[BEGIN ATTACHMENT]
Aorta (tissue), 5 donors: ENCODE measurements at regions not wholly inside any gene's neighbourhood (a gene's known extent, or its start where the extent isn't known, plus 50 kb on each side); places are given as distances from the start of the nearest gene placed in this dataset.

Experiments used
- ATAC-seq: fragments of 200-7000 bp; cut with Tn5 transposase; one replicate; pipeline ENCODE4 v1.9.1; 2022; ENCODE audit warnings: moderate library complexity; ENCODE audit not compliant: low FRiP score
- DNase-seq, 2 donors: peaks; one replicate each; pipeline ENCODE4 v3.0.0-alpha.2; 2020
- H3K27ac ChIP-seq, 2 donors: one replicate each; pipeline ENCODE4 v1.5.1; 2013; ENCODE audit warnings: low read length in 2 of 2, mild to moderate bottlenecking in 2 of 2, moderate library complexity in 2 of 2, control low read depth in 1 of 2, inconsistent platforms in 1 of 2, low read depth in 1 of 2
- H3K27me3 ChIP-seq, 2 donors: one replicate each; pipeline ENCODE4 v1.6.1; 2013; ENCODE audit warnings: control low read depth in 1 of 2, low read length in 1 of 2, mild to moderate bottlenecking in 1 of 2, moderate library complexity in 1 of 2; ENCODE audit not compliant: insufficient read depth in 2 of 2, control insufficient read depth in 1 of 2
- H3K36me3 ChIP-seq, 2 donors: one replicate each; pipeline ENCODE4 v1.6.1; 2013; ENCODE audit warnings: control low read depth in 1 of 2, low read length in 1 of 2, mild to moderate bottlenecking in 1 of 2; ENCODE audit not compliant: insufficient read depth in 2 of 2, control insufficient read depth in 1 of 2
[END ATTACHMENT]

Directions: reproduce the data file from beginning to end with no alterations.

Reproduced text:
Aorta (tissue), 5 donors: ENCODE measurements at regions not wholly inside any gene's neighbourhood (a gene's known extent, or its start where the extent isn't known, plus 50 kb on each side); places are given as distances from the start of the nearest gene placed in this dataset.

Experiments used
- ATAC-seq: fragments of 200-7000 bp; cut with Tn5 transposase; one replicate; pipeline ENCODE4 v1.9.1; 2022; ENCODE audit warnings: moderate library complexity; ENCODE audit not compliant: low FRiP score
- DNase-seq, 2 donors: peaks; one replicate each; pipeline ENCODE4 v3.0.0-alpha.2; 2020
- H3K27ac ChIP-seq, 2 donors: one replicate each; pipeline ENCODE4 v1.5.1; 2013; ENCODE audit warnings: low read length in 2 of 2, mild to moderate bottlenecking in 2 of 2, moderate library complexity in 2 of 2, control low read depth in 1 of 2, inconsistent platforms in 1 of 2, low read depth in 1 of 2
- H3K27me3 ChIP-seq, 2 donors: one replicate each; pipeline ENCODE4 v1.6.1; 2013; ENCODE audit warnings: control low read depth in 1 of 2, low read length in 1 of 2, mild to moderate bottlenecking in 1 of 2, moderate library complexity in 1 of 2; ENCODE audit not compliant: insufficient read depth in 2 of 2, control insufficient read depth in 1 of 2
- H3K36me3 ChIP-seq, 2 donors: one replicate each; pipeline ENCODE4 v1.6.1; 2013; ENCODE audit warnings: control low read depth in 1 of 2, low read length in 1 of 2, mild to moderate bottlenecking in 1 of 2; ENCODE audit not compliant: insufficient read depth in 2 of 2, control insufficient read depth in 1 of 2